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Thrige/titan As Comp 10 Hp Motor


skimoe55

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Hello Roger

 

Welcome to the forum.

 

What are you intending to do with this motor?

 

You do need to be careful with DC motors, especially running them at light load. Some DC motors can run away in speed and cause damage if they are not properly controlled.

 

If this motor is a shunt motor (not a compound motor) it should speed limit provided that you have the correct field current. If the field current is low, problems can occur.

You can control the speed by adjusting the armature voltage and keeping the field current correct.

 

I wonder if your supply is strong enough to drive this motor up to full load??

 

Best regards,

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Thanks Marke, I wanted to use this motor for a winch in front of my house for pulling logs up from the beach,on the wiring diagram it shows it can be wired series, shunt,or compound. I was hoping my house current would be enough to do the job but do not know if it would, also do not know the type of bridge rectifier and size I would need, Thanks Rodger
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Hi Skimoe55

 

How can it possible that the motor can be used series, shunt or compound? A series motor is always used in series connection and a shunt motor is always used in shunt connection. You can’t connect separately the series field winding of a series motor with a supply source. It would draw a large amount of current as series winding resistance is very low.

And the other hand, the armature resistance of a shunt motor is very low as compare to the resistance of shunt field winding. If you connect the shunt field winding in the series of armature winding, almost all voltage would be dropped by shunt field winding, and armature rotate in a very slow speed.

 

According to your spec, you’re motor is a shunt motor. You have to prepare two bridge rectifiers, one for field and one for armature. If your home supply is 240V, then you would get

((240*1.414)-1.4)*0.636 = 215VDC.

 

But big problem is that, this motor would draw a large amount of starting current if you apply full voltage at its armature. This starting current would damage the rectifier. I recommend you to purchase a current limiting chock and if you want to use this motor for a permanent bases, then you should purchase a DC motor starter.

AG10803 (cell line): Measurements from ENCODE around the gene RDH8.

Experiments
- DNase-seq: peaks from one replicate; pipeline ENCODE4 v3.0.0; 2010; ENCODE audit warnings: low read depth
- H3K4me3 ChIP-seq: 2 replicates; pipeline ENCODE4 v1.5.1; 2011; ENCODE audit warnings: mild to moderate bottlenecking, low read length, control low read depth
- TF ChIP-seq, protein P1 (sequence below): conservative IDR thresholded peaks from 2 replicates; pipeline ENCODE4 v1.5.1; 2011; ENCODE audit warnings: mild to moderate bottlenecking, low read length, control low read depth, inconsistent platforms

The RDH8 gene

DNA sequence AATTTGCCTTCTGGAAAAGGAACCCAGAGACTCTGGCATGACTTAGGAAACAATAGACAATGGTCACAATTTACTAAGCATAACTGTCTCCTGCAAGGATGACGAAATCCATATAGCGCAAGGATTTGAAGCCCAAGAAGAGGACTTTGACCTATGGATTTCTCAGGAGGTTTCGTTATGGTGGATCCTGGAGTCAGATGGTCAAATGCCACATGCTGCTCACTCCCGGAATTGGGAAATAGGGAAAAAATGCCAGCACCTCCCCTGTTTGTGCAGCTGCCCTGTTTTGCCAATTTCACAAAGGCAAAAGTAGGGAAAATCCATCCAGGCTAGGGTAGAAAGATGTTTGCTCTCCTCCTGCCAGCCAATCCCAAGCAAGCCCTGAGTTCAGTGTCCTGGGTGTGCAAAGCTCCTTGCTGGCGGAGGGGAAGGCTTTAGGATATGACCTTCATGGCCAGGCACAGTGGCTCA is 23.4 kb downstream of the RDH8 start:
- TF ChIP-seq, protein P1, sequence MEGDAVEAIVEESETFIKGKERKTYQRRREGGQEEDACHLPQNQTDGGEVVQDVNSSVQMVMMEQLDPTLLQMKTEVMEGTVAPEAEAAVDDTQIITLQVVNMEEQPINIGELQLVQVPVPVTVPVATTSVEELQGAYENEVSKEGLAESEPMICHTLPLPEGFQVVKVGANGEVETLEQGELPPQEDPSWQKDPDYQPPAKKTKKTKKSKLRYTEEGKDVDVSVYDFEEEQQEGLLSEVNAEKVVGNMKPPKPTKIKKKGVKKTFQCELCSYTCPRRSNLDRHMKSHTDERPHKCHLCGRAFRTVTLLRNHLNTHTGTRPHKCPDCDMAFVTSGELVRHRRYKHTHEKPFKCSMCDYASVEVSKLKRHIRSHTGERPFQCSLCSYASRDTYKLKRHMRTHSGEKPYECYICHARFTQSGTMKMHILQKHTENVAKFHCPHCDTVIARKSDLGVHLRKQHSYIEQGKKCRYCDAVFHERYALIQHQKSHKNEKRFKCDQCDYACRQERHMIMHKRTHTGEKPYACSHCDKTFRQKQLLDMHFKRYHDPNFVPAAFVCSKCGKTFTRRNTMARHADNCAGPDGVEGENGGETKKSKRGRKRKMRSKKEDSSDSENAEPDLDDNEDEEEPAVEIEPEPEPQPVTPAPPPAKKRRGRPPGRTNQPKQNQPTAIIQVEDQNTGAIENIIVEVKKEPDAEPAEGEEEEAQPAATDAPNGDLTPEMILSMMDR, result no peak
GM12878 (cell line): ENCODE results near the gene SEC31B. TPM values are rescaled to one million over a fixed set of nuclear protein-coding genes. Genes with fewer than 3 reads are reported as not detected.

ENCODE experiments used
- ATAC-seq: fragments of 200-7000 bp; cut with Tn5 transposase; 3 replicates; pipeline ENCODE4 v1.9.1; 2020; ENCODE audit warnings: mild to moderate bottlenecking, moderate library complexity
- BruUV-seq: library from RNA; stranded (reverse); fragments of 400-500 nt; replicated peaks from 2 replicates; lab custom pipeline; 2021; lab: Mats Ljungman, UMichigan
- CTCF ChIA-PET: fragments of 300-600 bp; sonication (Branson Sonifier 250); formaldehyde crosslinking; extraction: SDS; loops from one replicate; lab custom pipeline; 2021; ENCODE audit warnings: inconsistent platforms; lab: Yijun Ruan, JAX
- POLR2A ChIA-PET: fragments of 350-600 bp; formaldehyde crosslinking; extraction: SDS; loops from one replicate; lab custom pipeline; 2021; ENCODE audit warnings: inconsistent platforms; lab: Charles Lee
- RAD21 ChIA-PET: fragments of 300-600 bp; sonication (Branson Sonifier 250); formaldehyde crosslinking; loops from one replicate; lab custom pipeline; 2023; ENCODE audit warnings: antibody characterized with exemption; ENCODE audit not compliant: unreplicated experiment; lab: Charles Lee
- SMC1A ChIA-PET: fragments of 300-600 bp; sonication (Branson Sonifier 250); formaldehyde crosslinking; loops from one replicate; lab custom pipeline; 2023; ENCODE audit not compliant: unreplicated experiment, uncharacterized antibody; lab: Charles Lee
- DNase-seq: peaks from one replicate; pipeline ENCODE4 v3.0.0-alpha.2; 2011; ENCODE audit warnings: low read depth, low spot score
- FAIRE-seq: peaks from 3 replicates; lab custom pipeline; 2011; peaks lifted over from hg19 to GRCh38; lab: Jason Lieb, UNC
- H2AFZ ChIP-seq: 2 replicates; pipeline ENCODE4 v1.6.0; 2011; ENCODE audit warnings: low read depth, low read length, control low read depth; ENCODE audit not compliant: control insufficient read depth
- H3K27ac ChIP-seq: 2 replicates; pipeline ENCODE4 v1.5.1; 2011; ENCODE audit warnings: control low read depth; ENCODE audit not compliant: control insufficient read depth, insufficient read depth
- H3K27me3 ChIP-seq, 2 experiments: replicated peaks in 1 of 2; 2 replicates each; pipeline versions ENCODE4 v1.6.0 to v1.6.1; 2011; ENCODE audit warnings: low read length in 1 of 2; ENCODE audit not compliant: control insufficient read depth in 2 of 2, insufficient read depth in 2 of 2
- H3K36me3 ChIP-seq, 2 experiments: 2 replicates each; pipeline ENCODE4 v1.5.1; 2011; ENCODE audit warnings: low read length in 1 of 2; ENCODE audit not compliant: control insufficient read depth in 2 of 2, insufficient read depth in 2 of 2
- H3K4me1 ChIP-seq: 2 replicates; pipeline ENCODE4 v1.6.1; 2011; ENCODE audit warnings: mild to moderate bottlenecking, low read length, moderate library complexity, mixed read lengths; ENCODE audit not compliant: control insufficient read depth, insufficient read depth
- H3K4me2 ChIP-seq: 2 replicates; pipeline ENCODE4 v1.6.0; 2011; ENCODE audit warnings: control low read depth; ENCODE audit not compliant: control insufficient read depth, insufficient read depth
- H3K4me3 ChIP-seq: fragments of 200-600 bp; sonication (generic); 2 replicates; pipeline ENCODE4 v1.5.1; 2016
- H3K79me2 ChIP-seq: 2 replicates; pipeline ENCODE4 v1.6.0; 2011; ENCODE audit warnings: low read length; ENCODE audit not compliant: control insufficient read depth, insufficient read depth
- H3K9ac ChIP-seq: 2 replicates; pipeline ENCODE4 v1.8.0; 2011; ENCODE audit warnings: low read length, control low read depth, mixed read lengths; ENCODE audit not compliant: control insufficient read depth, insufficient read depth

"Don't assume any thing, always check/ask and clear yourself".

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Thanks for the info, I found a wiring diagram inside the motor that shows these three different ways to hook up the leads, also this motor has a tach attached to the rear shaft and a magnetic pickup on the drive pulley, Thanks again, Rodger

Hi Skimoe55

 

How can it possible that the motor can be used series, shunt or compound? A series motor is always used in series connection and a shunt motor is always used in shunt connection. You can’t connect separately the series field winding of a series motor with a supply source. It would draw a large amount of current as series winding resistance is very low.

And the other hand, the armature resistance of a shunt motor is very low as compare to the resistance of shunt field winding. If you connect the shunt field winding in the series of armature winding, almost all voltage would be dropped by shunt field winding, and armature rotate in a very slow speed.

 

According to your spec, you’re motor is a shunt motor. You have to prepare two bridge rectifiers, one for field and one for armature. If your home supply is 240V, then you would get

((240*1.414)-1.4)*0.636 = 215VDC.

 

But big problem is that, this motor would draw a large amount of starting current if you apply full voltage at its armature. This starting current would damage the rectifier. I recommend you to purchase a current limiting chock and if you want to use this motor for a permanent bases, then you should purchase a DC motor starter.

 

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